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10 Cartoons You Have To Watch Stoned

If you ever find yourself yearning for shows that play to the strength of being high, then look no further. There are no nature documentaries or dramatic mini-series here. Instead, our “must-watch” list is comprised of the best cartoons to enjoy high.

GET HIGH AND FALL IN LOVE WITH CARTOONS ALL OVER AGAIN

Whether it is the style of animation, the quirky characters, or the downright outrageous storylines, each cartoon is significantly improved by our uplifting friend, Mary Jane. Those quiet evenings getting stoned in front of the TV needn’t be so quiet anymore. You will be bursting with feel-good vibes, and lost in fits of laughter late into the night.

AQUA TEEN HUNGER FORCE

It is hard to put the concept of Aqua Teen Hunger Force into words. Just trying to describe the characters makes it sound like the creators must’ve been high when they designed the show. The characters make no sense, the plot is often bizarre, and the animation style takes pride in mocking itself. By all accounts, Aqua Teen Hunger Force shouldn’t be great to watch, but it really, really is.

A few joints in, and suddenly the show just seems to make sense. Don’t ask us how, just smoke and find out for yourself.

LOONEY TUNES

An absolute classic that contains all the elements needed to keep stoners entertained. Outlandish animal characters may start life grounded in reality, but quickly defy the odds and cheat death regularly. The episodes are also short and sweet, which is a welcome change from the hour-long comedy specials on Netflix.

Sometimes, you want to watch something that lasts as long as one joint, before getting stuck into your evening plans. Looney Tunes will remind you of those carefree years as a child, and leave you floating with feel-good vibes.

RICK AND MORTY

No matter how many times you watch the same episode of Rick and Morty, there is always a subtle innuendo or hidden reference you miss. There are the obvious jokes; then there are the inside jokes that only loyal fans will understand. The difficulty, however, is the show can be a little hard to get into, especially if you have started late and your friends have a head start.

Fire up the bong, get the first couple of seasons lined up, and before you know it, you’ll be the guy that’s doing flawless Rick impressions at house parties.

THE REN AND STIMPY SHOW

Ren represents the uptight, moderately stressed corporate machine that many of us fall victim to being. While Stimpy, on the other hand, is the fun-loving, carefree friend we all wish we could be a little more like. Whether you relate to the characters or not, there is something strangely real about the scenarios that Stimpy gets himself into, and the way Ren reacts.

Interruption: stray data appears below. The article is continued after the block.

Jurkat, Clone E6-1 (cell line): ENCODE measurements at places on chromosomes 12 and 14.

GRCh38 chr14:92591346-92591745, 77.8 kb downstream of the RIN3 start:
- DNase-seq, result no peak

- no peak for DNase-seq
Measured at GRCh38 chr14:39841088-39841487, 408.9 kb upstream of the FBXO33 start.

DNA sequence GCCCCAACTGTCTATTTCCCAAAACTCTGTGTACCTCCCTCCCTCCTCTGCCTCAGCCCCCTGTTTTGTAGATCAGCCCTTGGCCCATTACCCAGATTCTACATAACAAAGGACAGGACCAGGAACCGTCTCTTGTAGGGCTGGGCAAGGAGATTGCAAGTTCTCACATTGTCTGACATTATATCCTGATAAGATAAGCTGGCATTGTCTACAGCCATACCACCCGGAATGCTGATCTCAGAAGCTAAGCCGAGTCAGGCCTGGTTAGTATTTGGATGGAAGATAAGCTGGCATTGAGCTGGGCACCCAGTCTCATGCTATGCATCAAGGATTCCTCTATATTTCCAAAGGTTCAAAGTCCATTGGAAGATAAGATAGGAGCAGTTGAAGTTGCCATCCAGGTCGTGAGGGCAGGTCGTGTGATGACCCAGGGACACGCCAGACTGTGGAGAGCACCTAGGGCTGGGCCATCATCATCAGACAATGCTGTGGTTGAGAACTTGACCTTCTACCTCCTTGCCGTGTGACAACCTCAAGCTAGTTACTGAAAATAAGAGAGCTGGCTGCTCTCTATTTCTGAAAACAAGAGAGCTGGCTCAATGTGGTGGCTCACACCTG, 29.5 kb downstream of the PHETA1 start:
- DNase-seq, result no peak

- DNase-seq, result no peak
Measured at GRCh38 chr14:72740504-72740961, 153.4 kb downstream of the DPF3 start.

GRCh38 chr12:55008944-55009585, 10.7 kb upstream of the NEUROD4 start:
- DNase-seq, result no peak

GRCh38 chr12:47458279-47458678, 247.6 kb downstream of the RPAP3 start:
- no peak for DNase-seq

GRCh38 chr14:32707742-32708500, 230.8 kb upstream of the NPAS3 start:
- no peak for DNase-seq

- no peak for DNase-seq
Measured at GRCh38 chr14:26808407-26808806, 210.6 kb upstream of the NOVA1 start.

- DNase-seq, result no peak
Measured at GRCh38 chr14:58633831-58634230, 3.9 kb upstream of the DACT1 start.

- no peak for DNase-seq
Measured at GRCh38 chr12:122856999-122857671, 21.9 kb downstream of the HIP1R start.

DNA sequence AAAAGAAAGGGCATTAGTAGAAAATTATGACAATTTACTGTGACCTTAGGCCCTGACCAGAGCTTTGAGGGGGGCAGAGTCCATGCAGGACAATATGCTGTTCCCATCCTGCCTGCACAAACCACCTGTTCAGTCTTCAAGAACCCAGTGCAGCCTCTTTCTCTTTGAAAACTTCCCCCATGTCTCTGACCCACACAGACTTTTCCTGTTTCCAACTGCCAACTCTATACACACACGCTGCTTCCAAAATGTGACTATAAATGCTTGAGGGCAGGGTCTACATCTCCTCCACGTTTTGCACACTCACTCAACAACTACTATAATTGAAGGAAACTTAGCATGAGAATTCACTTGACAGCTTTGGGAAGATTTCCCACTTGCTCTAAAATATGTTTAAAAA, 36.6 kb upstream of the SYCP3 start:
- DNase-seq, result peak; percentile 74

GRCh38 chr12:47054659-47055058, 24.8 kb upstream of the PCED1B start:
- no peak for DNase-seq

Add marijuana into the equation, and The Ren and Stimpy Show is one of the few cartoons that will have you rolling around with laughter, rather than just the light exhale many shows manage these days.

ADVENTURE TIME

If you struggle with some of the ageing animation techniques used in older shows like Looney Tunes or Freakazoid, Adventure Time is the modern remaster that captures the essence of lovable children’s cartoons. While many of the characters may appeal to children, it is the dialogue and suggestive nature that have captured the hearts of adults.

The perfect way to fuse the visually appealing nature of the animation with the laughter-inducing narrative is to add some top-drawer ganja to the proceedings. By allowing your mind to wander the cosmos, it suddenly feels like you are right there with the Adventure Time crew.

SAMURAI JACK

Western society has long been fascinated with Japanese culture and the concept of the samurai. Samurai Jack blends Western animation and constant action with the themes of honour and redemption as told by ancient clans of samurai warriors.

While many viewers tune in for the classic underdog tale of Jack against the hordes of evil, stoners stay for the intoxicating art style and iconic soundtrack. An intensely euphoric sativa is the ideal complement to the vivid colours and fast-paced fight scenes. Cannabis elevates the show, helping it become the perfect conduit for East-meets-West.

SPONGEBOB SQUAREPANTS

If you have already seen some of the older cartoons in our must-watch list, then it is easy to see their influence in Spongebob Squarepants. The show perfectly balances simple animation with very adult themes. In fact, if you have been on the internet in the last five years, it doesn’t take much to find a sprawling collection of Spongebob memes.

Pre-roll a few blunts, and the charismatic characters will become your new best friends. Some cartoons don’t have to make sense to be funny, they just are.

SAILOR MOON